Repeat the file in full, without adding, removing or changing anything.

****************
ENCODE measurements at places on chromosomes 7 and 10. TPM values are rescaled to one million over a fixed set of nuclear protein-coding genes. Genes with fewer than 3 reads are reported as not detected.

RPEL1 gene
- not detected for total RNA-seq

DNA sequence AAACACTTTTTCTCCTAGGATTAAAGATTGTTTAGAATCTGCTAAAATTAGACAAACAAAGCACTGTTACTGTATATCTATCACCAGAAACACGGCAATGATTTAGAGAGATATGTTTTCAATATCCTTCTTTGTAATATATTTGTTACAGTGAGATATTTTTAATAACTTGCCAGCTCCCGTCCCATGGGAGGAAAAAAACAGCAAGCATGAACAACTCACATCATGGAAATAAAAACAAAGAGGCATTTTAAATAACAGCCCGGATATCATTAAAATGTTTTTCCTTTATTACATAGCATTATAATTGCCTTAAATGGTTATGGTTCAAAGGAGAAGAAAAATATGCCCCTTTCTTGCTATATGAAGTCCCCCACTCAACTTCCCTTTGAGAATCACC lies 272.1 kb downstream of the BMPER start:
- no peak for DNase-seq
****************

ENCODE measurements at places on chromosomes 7 and 10. TPM values are rescaled to one million over a fixed set of nuclear protein-coding genes. Genes with fewer than 3 reads are reported as not detected.

RPEL1 gene
- not detected for total RNA-seq

DNA sequence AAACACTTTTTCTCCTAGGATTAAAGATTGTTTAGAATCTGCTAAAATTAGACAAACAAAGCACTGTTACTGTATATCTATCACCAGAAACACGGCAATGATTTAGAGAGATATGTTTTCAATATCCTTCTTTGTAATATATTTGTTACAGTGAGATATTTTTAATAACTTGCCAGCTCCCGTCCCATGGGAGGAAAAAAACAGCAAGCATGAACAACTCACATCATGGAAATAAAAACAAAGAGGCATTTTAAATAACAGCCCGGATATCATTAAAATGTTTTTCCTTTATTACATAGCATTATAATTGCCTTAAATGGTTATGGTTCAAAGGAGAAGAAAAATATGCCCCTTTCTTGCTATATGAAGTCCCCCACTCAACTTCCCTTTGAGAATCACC lies 272.1 kb downstream of the BMPER start:
- no peak for DNase-seq